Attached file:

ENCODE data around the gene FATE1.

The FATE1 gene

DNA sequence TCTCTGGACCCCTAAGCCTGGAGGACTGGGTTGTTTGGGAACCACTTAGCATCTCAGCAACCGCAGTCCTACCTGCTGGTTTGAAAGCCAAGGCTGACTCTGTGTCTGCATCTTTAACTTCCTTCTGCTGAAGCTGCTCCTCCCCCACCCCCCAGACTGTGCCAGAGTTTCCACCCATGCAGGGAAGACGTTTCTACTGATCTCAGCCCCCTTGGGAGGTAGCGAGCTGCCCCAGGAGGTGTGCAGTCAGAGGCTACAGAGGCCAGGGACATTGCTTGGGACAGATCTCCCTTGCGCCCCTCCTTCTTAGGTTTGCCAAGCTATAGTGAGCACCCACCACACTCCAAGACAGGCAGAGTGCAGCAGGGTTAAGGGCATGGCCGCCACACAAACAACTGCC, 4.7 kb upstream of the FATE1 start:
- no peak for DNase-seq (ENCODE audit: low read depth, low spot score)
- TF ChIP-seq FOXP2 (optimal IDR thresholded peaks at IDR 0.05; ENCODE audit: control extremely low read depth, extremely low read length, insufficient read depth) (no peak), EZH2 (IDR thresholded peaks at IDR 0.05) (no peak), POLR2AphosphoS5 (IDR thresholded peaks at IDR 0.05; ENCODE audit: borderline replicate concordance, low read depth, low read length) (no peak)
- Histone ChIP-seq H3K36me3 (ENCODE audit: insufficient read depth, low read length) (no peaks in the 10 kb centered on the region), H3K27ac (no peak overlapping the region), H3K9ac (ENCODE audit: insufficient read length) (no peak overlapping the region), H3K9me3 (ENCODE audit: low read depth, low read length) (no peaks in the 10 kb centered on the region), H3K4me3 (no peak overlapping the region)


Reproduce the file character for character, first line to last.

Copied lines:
ENCODE data around the gene FATE1.

The FATE1 gene

DNA sequence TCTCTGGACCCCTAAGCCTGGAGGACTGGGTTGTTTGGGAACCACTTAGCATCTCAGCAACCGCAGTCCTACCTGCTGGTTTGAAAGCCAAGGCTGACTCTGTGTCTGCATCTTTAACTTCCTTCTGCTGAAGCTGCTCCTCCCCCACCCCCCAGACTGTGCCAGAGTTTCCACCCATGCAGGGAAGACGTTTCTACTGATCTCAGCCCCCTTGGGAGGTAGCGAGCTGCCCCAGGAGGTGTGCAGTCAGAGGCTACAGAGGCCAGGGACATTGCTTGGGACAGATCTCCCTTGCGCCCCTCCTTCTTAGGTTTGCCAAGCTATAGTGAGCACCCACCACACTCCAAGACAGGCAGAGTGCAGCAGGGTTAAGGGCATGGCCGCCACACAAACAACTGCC, 4.7 kb upstream of the FATE1 start:
- no peak for DNase-seq (ENCODE audit: low read depth, low spot score)
- TF ChIP-seq FOXP2 (optimal IDR thresholded peaks at IDR 0.05; ENCODE audit: control extremely low read depth, extremely low read length, insufficient read depth) (no peak), EZH2 (IDR thresholded peaks at IDR 0.05) (no peak), POLR2AphosphoS5 (IDR thresholded peaks at IDR 0.05; ENCODE audit: borderline replicate concordance, low read depth, low read length) (no peak)
- Histone ChIP-seq H3K36me3 (ENCODE audit: insufficient read depth, low read length) (no peaks in the 10 kb centered on the region), H3K27ac (no peak overlapping the region), H3K9ac (ENCODE audit: insufficient read length) (no peak overlapping the region), H3K9me3 (ENCODE audit: low read depth, low read length) (no peaks in the 10 kb centered on the region), H3K4me3 (no peak overlapping the region)